We’ve seen, made and wrote about many cheap DIY projects. This time, Alex of I did a thing has come up with five hilarious, tongue-in-cheek “hacks” perfect for every cheapskate videographer or photographer. It doesn’t get cheaper than this, and all you need to do is raid your fridge. Or your neighbor’s home.
Sony has become rather popular for its video features over the last few years. But with the latest round of mirrorless cameras from Fuji, Nikon and Canon, we’re starting to see them lag a little behind. The new cameras from all three of those brands shoot 10Bit video (through HDMI, even if not all internally), while the Sony still only puts out 8Bit.
Can Sony still keep up? Well, yes, kind of. It’s not quite the same as shooting actual video, but the burst modes, according to Josh Yeo are so quick that it might as well be video. He uses the burst mode to create full raw file image sequences to use in his videos.
Using a Graduated Neutral Density filter is fairly easy and doesn’t require any advanced techniques in post-production but the easiest option isn’t always the best choice; due to the filter’s transition being horizontal, anything above the distinction will be darkened and anything below will be left alone.
This is a good solution when there’s a flat horizon but what do we do when there are mountains projecting above it? What do we do when there are large trees in the image? Using a GND filter means that they’ll be darkened as well. That’s something we want to avoid.
If you’re in the market for a new lens, it may be hard to decide whether to go for a third-party option, or stick with the same brand as your camera. The Sigma Art series has received a lot of praise, and photographer Julia Trotti put it to a test. She used the Sigma 85mm f/1.4 Art and compared it to the Canon 85mm f/1.2L II. In the video below, you can see how the lenses compare on Canon and Sony bodies.
RED’s entry into the world of smartphones was supposed to be exciting. As one of the leaders in cinema cameras, everybody expected the RED Hydrogen One to be a magical video powerhouse of a phone. Now that they’ve started shipping, though, some customers aren’t quite so impressed with what they’ve received for their money.
Normally I create photographs. This time, however, the final product is a video where you can follow the change of crystals/salts from the collodion wet plate process.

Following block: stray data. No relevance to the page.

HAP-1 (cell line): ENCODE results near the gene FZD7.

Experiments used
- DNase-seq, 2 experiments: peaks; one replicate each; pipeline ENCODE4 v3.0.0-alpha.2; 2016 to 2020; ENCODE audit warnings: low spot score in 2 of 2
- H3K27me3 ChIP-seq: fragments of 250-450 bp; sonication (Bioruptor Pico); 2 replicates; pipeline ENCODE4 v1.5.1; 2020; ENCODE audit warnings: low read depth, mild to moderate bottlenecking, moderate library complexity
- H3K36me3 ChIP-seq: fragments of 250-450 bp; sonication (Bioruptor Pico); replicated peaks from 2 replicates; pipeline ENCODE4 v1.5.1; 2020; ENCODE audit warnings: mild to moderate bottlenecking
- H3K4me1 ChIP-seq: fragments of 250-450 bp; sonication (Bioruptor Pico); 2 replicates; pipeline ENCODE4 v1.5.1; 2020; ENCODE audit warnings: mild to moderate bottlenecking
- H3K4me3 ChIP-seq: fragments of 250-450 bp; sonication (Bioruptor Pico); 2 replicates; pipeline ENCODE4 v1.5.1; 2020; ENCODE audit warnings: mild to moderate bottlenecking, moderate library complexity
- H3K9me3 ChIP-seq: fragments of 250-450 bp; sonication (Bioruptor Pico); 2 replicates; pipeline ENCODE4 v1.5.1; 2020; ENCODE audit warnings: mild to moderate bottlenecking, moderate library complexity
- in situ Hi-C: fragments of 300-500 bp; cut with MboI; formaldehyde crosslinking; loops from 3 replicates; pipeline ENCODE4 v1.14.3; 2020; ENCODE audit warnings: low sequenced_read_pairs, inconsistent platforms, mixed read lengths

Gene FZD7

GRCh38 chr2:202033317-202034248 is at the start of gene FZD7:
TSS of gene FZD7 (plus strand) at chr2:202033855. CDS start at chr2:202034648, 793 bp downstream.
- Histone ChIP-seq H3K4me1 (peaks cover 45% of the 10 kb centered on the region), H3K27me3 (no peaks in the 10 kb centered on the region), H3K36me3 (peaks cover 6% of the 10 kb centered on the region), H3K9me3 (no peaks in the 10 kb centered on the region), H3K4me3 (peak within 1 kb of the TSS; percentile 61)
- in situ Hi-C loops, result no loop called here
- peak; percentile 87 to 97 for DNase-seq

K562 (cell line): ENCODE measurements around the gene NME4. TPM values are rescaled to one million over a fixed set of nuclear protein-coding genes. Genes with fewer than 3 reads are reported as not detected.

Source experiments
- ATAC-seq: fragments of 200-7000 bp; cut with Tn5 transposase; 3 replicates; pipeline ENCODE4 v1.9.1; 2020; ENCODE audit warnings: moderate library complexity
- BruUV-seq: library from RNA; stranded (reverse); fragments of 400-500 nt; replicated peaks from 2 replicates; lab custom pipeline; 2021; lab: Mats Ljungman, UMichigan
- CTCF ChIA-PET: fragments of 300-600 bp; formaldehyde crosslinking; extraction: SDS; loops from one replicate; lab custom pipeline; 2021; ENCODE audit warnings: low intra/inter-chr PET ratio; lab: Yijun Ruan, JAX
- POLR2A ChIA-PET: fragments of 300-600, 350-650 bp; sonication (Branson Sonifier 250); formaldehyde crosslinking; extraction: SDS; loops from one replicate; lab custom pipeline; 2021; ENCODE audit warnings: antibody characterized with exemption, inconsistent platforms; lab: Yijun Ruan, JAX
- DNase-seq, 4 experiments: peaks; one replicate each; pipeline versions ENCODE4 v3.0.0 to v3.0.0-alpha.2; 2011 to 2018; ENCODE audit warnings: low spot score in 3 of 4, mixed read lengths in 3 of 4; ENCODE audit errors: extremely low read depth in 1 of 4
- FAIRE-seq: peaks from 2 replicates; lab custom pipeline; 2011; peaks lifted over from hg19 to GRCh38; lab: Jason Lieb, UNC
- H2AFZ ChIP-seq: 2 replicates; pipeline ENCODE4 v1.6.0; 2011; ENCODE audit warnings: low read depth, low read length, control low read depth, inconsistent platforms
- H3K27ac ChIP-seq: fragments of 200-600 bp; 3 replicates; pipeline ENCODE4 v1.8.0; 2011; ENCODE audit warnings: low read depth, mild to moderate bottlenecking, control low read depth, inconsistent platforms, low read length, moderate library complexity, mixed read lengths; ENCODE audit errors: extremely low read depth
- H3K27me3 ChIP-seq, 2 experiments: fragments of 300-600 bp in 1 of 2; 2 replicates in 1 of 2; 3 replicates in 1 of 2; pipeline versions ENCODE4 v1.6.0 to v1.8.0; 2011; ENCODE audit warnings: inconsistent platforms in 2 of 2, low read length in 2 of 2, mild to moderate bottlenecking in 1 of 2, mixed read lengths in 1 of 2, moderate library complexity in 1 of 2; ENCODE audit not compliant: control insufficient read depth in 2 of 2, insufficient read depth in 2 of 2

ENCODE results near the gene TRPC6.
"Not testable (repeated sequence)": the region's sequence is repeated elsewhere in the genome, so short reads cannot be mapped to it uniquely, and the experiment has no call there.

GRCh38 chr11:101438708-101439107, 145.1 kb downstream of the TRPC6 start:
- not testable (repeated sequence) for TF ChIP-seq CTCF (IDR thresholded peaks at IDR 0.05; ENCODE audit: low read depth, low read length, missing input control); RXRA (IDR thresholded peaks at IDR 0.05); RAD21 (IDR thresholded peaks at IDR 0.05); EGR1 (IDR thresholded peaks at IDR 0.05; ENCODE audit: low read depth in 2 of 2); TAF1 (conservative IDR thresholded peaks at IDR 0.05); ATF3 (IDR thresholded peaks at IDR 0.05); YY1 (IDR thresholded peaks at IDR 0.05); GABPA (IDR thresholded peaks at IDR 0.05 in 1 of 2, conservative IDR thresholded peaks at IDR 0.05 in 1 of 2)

I have started this project because at my workshops I am often asked what happens when developing, fixing or sensitizing the plates. Of course, I have often tried to explain it, but a picture is worth a thousand words. That’s why this video was made.
Well, this is interesting, if it turns out to be true. Canon Rumors says they’ve received a report that an upcoming Canon APS-C interchangeable lens camera is going to contain a Sony sensor. Specifically the Sony IMX571, a 26MP APS sized sensor destined for DSLRs – although it could go in a mirrorless, too.
There are a lot of Lightroom tips & tricks videos out there, but they all seem to gloss over the same handful of things. A lot of the really useful stuff is missed because they’re so used to the software that they go on autopilot and do things without even thinking. So, when asked, they don’t recall.
In this video, though, from photographer Mark Denney, we hear seven tricks that he uses on a daily basis as part of his image editing workflow.
The historic West Bottoms district of Kansas City is fighting back against photographers. They’ve been battling what seems to only be describable as a “swam” of photographers taking over the area for photo shoots. It’s a beautiful place, photographically speaking, so the draw for photographers is obvious. But these local business owners have had enough.
They’ve had photographers coming up to use their buildings as photographic backdrops to the point of not only hindering the operation of their business but also blocking entire streets. The business owners have even gotten to the point of putting up “No Trespassing” signs with the words “No Photography” written on them.
With a history dating back to 1851 and over 125 Pulitzer Prizes under its belt, the New York Times has amassed a mountain of photos. Between five and seven million of them. They’re all stored in the “morgue” under their Times Square office. Packed into countless drawers and cupboards, they’re now working with Google to digitise the entire collection.